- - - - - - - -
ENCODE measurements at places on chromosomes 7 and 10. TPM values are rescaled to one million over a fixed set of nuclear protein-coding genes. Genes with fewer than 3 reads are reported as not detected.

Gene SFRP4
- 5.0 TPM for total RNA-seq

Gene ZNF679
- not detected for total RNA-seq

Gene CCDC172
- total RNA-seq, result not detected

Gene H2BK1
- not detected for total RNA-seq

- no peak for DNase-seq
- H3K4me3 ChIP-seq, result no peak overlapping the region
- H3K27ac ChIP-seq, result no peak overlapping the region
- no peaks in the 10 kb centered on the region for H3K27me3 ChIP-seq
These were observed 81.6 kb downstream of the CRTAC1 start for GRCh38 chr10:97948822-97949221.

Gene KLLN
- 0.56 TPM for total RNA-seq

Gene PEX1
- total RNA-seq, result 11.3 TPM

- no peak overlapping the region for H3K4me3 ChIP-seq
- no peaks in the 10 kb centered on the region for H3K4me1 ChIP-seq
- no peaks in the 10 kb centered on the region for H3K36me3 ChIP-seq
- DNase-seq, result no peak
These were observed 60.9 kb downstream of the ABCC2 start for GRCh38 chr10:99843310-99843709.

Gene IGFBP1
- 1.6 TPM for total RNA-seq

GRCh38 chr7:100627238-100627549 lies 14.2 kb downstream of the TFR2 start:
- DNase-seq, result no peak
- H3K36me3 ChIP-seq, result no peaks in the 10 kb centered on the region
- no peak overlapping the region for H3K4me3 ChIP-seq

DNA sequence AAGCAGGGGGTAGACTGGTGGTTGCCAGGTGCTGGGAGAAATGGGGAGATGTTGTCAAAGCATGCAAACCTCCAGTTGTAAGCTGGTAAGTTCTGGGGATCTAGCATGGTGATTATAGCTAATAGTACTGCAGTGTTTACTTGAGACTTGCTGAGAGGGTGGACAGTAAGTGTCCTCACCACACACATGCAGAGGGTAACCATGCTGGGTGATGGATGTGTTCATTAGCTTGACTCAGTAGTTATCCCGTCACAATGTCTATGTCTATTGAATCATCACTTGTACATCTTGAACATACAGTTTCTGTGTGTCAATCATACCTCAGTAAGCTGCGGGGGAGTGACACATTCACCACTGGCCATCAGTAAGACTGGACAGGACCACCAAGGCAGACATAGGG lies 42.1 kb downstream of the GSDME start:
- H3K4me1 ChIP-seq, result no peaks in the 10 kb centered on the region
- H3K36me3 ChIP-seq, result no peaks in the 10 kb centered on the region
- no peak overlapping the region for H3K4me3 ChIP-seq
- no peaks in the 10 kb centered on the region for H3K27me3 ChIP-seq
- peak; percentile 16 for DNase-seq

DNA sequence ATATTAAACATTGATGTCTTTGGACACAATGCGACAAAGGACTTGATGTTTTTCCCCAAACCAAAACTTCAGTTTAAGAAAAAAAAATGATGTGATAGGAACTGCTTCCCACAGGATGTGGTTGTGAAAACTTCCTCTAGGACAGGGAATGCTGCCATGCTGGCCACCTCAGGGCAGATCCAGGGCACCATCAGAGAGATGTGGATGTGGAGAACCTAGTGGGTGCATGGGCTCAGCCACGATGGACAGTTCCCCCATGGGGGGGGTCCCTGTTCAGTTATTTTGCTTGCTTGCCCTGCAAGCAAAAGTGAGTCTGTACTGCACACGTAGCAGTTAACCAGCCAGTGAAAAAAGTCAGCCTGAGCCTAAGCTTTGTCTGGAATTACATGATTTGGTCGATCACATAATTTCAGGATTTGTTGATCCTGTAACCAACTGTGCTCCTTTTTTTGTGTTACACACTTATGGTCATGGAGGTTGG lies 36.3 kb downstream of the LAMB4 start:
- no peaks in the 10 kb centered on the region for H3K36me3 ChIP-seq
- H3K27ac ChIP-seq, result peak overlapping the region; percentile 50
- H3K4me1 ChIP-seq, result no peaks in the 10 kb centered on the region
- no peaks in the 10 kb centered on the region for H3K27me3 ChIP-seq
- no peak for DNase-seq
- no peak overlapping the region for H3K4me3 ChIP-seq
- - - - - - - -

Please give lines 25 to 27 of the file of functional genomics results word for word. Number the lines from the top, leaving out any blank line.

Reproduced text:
- 1.6 TPM for total RNA-seq

GRCh38 chr7:100627238-100627549 lies 14.2 kb downstream of the TFR2 start:
- DNase-seq, result no peak